Shopping malls in Israel would be closed on the Sabbath and Jewish holidays, but public transportation would run and cultural events would be open if the Knesset adopts a draft constitution based on compromises with the major parties in Israel.
"We suggest shutting down commerce, industry and shopping malls on the Sabbath," Arye Carmon, president of the Israel Democracy Institute told reporters here Monday. "We would open cultural programs and libraries and movies and restaurants, as well as public transportation in a limited way."
Is it a light-hearted tell-all about the inner workings of the Israeli Mission to the United Nations or a gross exaggeration of the facts and a betrayal?
Gregory Levey, who for a year-and-a-half was a speechwriter there, insists that his just-released book, “Shut Up, I’m Talking: And Other Diplomacy Lessons I Learned in the Israeli Government” (Free Press), is his honest recollection of what happened.
The Palestiniansí first and greatest propaganda coup of the war was the shooting of Muhammed Al-Dura, the boy whose widely seen death in his fatherís arms at the very beginning of the war (Sept. 30, 2000) established the basic Palestinian legend: the heavily armed, trigger-happy Zionists killing the helpless, unarmed Palestinian child.
It was an opinion from Israel's top judge that American Conservative Jews would have preferred to read in a judicial ruling. But it was enough to put a smile on their faces.
"The lack of civil marriage in Israel is a major violation of human rights," Supreme Court president Aharon Barak told more than 30 members of United Synagogue's Project Reconnect, an organization of former United Synagogue Youth members, during a group visit to Israel last week.
It was 22 years ago that Chava Katz and 12 other young Jewish women were permitted by the Syria government to leave their homeland and travel to the United States to find a Jewish husband. Now, with Israel and Syria talking peace, she has mixed emotions.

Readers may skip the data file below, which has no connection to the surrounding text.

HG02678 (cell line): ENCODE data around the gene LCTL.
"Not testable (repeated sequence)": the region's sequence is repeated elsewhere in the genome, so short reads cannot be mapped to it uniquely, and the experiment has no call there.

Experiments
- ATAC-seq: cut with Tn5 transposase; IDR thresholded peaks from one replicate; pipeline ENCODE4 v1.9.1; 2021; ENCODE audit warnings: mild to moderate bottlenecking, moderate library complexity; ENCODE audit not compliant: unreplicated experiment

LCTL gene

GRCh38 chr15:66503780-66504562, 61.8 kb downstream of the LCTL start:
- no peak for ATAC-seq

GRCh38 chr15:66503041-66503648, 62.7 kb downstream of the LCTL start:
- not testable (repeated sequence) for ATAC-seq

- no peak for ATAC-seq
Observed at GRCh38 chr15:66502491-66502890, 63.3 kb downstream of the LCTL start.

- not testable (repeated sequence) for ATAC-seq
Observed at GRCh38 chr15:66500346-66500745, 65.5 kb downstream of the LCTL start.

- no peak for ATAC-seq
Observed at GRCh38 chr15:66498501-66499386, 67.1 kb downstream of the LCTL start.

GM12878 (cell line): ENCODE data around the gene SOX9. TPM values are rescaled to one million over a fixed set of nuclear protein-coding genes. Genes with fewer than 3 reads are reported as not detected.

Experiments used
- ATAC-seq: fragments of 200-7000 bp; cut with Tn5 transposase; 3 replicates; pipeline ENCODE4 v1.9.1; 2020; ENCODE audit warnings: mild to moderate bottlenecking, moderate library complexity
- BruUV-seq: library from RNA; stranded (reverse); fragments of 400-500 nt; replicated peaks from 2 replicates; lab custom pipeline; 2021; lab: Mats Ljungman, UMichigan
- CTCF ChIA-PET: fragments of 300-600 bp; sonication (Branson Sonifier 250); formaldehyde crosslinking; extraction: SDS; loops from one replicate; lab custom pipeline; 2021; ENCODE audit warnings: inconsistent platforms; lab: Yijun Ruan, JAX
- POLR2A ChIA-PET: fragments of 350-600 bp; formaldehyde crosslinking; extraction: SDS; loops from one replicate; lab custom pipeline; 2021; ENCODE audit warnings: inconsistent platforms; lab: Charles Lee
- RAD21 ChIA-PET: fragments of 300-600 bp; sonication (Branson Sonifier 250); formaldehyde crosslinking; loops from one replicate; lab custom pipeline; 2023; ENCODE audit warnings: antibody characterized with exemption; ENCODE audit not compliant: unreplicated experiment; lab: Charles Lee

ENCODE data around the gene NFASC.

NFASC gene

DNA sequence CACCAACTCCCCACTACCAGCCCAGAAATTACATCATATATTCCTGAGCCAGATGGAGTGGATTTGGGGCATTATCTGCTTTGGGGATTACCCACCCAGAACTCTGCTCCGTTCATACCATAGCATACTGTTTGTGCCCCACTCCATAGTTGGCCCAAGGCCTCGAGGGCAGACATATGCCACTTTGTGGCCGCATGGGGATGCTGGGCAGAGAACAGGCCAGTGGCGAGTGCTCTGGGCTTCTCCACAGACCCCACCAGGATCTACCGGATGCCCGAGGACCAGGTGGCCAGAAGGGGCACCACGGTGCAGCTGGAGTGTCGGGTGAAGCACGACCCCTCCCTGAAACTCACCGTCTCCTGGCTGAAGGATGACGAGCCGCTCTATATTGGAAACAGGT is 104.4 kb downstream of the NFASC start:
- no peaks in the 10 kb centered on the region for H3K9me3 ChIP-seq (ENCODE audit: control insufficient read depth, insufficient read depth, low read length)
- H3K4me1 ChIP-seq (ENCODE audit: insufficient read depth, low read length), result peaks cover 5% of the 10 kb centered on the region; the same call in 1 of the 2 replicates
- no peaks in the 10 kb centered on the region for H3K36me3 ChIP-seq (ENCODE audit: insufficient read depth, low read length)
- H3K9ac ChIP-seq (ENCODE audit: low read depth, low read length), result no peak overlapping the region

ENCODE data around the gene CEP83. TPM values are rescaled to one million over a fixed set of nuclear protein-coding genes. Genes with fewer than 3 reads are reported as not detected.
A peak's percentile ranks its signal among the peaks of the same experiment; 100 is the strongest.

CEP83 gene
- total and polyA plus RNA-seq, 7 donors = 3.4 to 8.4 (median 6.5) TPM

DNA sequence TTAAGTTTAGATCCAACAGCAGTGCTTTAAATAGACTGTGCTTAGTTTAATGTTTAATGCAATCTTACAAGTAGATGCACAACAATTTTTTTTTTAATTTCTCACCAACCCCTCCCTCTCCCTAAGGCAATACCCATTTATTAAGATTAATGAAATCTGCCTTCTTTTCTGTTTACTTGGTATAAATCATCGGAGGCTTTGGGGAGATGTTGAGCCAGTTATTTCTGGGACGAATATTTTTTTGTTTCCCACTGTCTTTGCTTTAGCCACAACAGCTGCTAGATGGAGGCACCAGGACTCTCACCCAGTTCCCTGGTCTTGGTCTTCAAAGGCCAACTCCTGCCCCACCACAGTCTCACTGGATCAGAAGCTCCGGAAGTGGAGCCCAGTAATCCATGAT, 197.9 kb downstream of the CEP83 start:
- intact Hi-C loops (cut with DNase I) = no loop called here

"I hope they do it," she said of the peace negotiations. "But I don't trust any Arab countries. Would I ever go back? Never! Even my husband asks me that. But I would never return because times there were very tough."
Grand Central Station will be turned into an Israel showcase during a week in April to demonstrate to New Yorkers the attractions of the Jewish state: its products, its technical know-how, its business opportunities and travel destinations.
"Half a million people move through Grand Central Station each day," said Israel's consul general in New York, Shmuel Sisso. "They spend three to eight minutes in the station and we have to attract their attention" through innovative and interesting exhibits.
The New York Board of Rabbis held its annual sermon seminar last week to permit rabbis to share ideas for their High Holy Days sermons. Rabbi Marc Schneier of The Hampton Synagogue in Westhampton Beach, L.I., and president of the board, chaired the discussion featuring spiritual leaders from all movements.
Jewish Week: What will be some of the themes of sermons this year?
Israel needs your money but save the tzedaka, says the board chairman of a new Israeli mutual fund that will invest exclusively in Israeli companies.
"Israel does not need charity, only investments," said Shlomo Eplboim of the Blue and White Fund (the colors of the Israeli flag), set to debut Dec. 31.
Back in the Middle Ages, cartographers would draw maps of the world with the Holy Land in dead center, and if you never saw those maps you could pick up the Week in Review section of The New York Times and get the idea.
On one page of the section, Thomas Friedman’s column, “Obama and the Jews” was really about Israel and Friedman’s realization that those who care about Israel will be wiser to vote for the candidate “who will make America strongest ... Nothing would imperil Israel more than an enfeebled, isolated America.”